Subject: General Tech, Displays, Systems | November 3, 2016 - 07:01 AM | Scott Michaud
Update November 3rd @ 2:20pm: As noted in the comments, the video and article are back from 2014. As I said in the article, the concept was teased in Adobe MAX, but I must have found an old source and misread the date. I've also embed the new video just below.
Original post below
Adobe MAX started yesterday, and Dell used it as a venue to announce their Smart Desk concept. While it draws comparisons with Microsoft's Surface Studio, especially with their dial-based input accessory, it's unclear whether the similarities stop. For instance, while they promote how it uses “Dell Precision workstation performance,” they don't explicitly state that it is a PC itself. Unlike the Surface Studio, it might be a peripheral to be paired with a full desktop, which its thin profile suggests, unless it requires a specific device that's just not pictured.
I mean, it would be possible to fit a laptop into a twenty-some-inch tablet that's designed to permanently sit on a desk, but, unless the software requires deep OS integration, you would think that going the Wacom route would be a win for both parties. While powering hardware wouldn't be an issue, you would still need to use slower-for-the-price laptop components to dissipate heat and exist in a small volume. If it does contain a PC, it would be running Windows 10, too, because that was clearly shown on the secondary UltraSharp 27 monitor attached to it. On the other hand, the interface, while nothing about it excludes being a complex driver for everyday desktops, is the sort of thing that a company would do if they're shipping it in a full PC.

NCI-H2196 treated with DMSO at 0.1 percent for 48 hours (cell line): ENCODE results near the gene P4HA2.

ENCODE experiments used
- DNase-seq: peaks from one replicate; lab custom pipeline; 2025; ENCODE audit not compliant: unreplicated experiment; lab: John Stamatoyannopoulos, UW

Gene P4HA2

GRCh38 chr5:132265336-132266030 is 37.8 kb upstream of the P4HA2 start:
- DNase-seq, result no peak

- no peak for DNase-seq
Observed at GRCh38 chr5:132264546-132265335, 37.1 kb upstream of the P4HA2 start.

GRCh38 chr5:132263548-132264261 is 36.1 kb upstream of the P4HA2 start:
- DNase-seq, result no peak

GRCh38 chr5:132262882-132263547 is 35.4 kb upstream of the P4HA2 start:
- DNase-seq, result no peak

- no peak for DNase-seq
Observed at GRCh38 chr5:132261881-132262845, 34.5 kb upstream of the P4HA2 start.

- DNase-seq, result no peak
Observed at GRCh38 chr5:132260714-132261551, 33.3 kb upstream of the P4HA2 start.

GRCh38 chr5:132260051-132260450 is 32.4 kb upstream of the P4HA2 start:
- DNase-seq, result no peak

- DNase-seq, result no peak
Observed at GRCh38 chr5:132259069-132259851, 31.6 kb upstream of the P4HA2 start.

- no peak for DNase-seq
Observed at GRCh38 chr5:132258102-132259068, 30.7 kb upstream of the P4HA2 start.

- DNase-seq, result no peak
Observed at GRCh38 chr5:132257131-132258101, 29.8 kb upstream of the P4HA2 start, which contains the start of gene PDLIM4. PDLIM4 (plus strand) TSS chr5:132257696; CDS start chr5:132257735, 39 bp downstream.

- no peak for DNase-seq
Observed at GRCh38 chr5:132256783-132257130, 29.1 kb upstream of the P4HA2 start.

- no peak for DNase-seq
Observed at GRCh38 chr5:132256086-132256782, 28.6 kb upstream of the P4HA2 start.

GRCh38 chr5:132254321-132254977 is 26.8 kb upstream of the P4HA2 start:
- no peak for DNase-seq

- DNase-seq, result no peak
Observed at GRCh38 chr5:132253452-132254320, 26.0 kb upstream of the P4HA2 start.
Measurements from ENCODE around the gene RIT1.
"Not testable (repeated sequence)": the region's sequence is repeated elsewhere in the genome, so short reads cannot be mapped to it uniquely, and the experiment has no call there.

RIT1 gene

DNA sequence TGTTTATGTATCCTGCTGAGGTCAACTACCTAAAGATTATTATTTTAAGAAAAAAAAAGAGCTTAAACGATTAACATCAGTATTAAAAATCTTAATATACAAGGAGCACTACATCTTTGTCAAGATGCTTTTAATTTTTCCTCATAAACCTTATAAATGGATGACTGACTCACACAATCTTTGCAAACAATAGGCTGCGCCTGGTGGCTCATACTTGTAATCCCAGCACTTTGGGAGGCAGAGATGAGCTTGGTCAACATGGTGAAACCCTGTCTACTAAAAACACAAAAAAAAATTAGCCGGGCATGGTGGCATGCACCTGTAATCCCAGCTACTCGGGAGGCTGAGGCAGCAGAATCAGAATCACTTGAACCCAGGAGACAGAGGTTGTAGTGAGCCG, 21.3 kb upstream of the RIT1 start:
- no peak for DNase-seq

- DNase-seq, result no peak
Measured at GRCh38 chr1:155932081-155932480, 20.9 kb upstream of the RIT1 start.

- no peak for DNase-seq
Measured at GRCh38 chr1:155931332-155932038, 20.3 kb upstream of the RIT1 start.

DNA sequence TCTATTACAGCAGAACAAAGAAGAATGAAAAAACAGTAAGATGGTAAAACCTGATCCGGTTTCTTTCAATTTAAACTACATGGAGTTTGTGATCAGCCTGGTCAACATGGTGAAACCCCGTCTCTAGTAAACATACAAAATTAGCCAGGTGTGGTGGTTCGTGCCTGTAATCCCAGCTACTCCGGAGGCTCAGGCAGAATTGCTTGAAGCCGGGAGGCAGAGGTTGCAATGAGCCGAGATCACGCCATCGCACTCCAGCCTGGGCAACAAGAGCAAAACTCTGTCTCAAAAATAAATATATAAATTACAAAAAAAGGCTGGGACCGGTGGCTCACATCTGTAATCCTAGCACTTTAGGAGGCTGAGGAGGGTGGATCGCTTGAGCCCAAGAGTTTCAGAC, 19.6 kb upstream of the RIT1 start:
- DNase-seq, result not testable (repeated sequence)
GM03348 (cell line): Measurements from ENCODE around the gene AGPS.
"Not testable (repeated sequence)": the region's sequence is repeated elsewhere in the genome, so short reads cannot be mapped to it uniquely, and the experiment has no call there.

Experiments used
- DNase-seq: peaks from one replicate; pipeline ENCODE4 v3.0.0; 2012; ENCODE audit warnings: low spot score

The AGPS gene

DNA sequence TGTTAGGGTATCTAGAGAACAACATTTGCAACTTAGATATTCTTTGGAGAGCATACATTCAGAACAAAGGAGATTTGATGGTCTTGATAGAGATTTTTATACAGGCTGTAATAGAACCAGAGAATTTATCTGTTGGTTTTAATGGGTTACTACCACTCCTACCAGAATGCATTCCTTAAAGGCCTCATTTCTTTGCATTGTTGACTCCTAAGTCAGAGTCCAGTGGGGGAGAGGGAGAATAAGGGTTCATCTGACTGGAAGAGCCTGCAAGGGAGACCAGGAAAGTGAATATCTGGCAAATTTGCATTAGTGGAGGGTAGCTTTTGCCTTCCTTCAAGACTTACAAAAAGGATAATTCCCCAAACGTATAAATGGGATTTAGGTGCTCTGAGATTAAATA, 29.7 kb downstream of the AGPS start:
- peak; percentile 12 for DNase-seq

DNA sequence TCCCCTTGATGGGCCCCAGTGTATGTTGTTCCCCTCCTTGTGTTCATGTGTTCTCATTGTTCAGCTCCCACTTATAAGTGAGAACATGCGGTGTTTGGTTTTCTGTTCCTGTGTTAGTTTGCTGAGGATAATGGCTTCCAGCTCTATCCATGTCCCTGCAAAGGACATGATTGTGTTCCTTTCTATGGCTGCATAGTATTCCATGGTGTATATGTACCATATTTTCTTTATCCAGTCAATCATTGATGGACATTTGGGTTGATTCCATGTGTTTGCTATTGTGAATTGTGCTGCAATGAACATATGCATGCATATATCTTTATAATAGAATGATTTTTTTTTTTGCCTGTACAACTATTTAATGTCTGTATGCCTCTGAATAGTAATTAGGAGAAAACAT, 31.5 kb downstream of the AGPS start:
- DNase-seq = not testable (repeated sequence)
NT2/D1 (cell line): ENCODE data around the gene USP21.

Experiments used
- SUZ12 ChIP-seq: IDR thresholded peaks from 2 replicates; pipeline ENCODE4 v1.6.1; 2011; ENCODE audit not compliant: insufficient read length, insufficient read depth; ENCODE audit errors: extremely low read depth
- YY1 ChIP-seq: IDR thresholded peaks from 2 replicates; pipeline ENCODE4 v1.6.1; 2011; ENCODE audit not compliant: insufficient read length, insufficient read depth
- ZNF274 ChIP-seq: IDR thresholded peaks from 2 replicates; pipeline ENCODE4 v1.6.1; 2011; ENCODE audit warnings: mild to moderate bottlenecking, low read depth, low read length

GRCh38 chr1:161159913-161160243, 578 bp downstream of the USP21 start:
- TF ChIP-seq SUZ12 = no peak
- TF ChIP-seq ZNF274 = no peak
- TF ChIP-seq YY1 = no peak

We'll know more in the future as Dell spills the beans (and probably develops a marketable product to have beans spilled over). What would you be more interested in? An all-in-one or a peripheral?
Subject: General Tech | November 3, 2016 - 03:58 AM | Scott Michaud
Tagged: steam, valve, pc gaming
According to leaked images of an announcement that Valve made to Steam developers, which PC Gamer claims to have confirmed with Valve, the digital distribution platform will undergo several changes in “a couple weeks”. The message calls this initiative “Discovery Update 2.0”. While I would guess that this is the final name, it could be a placeholder that tells developers to expect changes similar to 2014's Discovery Update, which introduced Steam Curators and the Discovery Queue to the front page.
A lot of the changes, like the original Discovery Update, affect how games can be found on the front page. There will be a focus on promoting whatever the user's Steam friends are consuming as well as elevating the visibility of the “Top Selling New Releases” screen. The will also be more picky about who to show ads for new games to, which Valve expects will lead to fewer impressions, but hopefully higher click-through.
Valve will also refresh the Steam Curator feature by allowing them to communicate about titles in a more nuanced way, possibly without even making a recommendation one way or the other at all. We'll need to wait a little while and see how it is actually implemented, along with all of the other changes, but they might nudge the platform away from the visibility issues that users and indie developers alike were complaining about. At the very least, you can expect Valve to carefully measure how sales are impacted by these alterations, and continue to experiment with why.